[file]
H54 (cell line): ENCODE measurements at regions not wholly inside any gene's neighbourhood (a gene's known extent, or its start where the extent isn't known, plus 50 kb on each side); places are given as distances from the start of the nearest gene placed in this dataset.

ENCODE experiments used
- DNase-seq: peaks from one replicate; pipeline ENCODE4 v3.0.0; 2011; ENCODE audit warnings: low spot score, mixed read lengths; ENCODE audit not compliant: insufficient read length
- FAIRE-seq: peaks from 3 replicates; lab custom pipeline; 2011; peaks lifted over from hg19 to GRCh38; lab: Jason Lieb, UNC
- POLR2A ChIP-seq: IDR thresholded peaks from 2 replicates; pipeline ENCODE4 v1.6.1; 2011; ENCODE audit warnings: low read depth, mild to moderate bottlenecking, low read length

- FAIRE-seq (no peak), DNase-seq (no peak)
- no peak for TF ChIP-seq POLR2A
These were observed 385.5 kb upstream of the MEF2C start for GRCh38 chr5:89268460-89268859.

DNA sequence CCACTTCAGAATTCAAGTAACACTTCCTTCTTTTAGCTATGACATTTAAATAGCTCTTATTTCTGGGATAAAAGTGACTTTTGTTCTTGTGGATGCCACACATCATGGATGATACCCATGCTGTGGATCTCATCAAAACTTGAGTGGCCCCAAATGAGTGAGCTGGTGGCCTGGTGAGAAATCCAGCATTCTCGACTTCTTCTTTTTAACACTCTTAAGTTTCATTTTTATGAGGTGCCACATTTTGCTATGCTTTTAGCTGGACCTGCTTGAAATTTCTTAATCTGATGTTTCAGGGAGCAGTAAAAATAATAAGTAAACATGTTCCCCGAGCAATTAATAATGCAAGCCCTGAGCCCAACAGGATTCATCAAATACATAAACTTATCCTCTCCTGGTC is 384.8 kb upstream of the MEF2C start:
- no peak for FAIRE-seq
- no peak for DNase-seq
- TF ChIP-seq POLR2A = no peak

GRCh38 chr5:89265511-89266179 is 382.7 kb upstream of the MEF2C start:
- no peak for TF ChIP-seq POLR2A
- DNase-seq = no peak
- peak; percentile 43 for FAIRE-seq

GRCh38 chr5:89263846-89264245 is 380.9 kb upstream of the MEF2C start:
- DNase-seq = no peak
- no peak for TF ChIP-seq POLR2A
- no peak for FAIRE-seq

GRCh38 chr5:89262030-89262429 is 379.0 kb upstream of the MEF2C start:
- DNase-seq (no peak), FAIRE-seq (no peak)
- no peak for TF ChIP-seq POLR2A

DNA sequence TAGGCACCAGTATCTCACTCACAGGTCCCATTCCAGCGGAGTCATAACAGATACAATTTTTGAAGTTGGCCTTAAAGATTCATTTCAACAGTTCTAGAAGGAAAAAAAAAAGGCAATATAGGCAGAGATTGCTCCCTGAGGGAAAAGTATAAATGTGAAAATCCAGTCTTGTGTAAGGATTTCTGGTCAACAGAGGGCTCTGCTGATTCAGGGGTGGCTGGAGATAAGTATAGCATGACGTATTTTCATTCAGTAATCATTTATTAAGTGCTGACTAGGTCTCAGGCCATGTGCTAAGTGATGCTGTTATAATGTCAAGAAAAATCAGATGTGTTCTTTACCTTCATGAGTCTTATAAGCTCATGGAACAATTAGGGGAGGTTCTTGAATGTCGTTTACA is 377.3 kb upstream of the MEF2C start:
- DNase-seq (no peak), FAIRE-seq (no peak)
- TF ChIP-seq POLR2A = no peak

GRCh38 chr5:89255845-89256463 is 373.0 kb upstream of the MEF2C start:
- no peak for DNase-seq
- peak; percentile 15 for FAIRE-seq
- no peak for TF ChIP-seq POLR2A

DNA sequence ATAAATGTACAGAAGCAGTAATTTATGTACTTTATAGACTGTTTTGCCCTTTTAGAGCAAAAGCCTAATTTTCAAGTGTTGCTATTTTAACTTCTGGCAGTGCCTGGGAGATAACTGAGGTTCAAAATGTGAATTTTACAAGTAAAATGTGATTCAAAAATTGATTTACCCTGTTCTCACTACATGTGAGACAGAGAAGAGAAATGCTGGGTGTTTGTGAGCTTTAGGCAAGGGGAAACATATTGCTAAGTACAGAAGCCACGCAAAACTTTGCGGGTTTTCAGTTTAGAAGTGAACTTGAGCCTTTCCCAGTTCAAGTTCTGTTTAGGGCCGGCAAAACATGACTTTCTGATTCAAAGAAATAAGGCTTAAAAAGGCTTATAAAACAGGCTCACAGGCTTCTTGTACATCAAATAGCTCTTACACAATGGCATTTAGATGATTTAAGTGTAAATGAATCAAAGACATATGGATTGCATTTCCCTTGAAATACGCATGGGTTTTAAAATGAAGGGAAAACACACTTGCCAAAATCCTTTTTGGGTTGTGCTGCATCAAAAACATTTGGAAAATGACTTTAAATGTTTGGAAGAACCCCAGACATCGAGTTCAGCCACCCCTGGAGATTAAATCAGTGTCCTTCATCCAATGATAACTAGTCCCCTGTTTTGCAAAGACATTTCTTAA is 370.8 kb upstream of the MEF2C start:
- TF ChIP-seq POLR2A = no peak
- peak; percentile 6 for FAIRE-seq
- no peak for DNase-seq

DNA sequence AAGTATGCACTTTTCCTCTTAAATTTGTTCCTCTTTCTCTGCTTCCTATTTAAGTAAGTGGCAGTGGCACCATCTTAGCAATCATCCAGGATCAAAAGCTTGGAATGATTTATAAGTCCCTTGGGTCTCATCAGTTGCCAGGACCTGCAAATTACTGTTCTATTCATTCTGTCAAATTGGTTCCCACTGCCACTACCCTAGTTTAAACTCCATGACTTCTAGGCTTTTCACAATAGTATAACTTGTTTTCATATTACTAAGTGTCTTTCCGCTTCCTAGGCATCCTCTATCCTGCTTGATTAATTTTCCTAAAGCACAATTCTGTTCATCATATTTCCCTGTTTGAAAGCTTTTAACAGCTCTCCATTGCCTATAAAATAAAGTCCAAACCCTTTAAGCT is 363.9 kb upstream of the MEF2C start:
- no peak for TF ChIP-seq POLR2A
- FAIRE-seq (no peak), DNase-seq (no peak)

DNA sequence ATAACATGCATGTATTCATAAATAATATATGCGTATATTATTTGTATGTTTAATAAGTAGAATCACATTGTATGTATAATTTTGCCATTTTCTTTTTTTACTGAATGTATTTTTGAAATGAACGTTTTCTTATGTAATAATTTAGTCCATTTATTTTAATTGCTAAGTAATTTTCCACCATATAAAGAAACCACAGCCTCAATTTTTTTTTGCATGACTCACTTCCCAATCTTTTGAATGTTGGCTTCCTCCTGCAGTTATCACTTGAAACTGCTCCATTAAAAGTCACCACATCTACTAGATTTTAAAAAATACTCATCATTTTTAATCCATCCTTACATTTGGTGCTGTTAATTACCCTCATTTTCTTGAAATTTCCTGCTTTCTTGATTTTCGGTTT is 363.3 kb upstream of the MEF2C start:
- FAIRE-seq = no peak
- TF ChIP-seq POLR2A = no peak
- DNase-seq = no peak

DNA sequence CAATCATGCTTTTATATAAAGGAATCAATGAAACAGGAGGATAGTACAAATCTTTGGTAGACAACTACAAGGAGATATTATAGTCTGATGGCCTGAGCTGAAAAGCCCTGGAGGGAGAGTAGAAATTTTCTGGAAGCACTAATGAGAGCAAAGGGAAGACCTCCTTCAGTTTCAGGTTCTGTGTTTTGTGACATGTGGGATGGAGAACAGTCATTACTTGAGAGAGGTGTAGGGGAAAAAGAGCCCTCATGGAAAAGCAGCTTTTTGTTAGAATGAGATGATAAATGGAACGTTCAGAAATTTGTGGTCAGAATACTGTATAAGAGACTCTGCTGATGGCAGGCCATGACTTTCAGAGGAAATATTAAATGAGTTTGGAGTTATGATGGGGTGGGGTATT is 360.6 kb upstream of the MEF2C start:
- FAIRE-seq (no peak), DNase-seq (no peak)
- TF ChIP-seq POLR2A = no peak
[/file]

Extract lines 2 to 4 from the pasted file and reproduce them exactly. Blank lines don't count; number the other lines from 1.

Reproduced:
ENCODE experiments used
- DNase-seq: peaks from one replicate; pipeline ENCODE4 v3.0.0; 2011; ENCODE audit warnings: low spot score, mixed read lengths; ENCODE audit not compliant: insufficient read length
- FAIRE-seq: peaks from 3 replicates; lab custom pipeline; 2011; peaks lifted over from hg19 to GRCh38; lab: Jason Lieb, UNC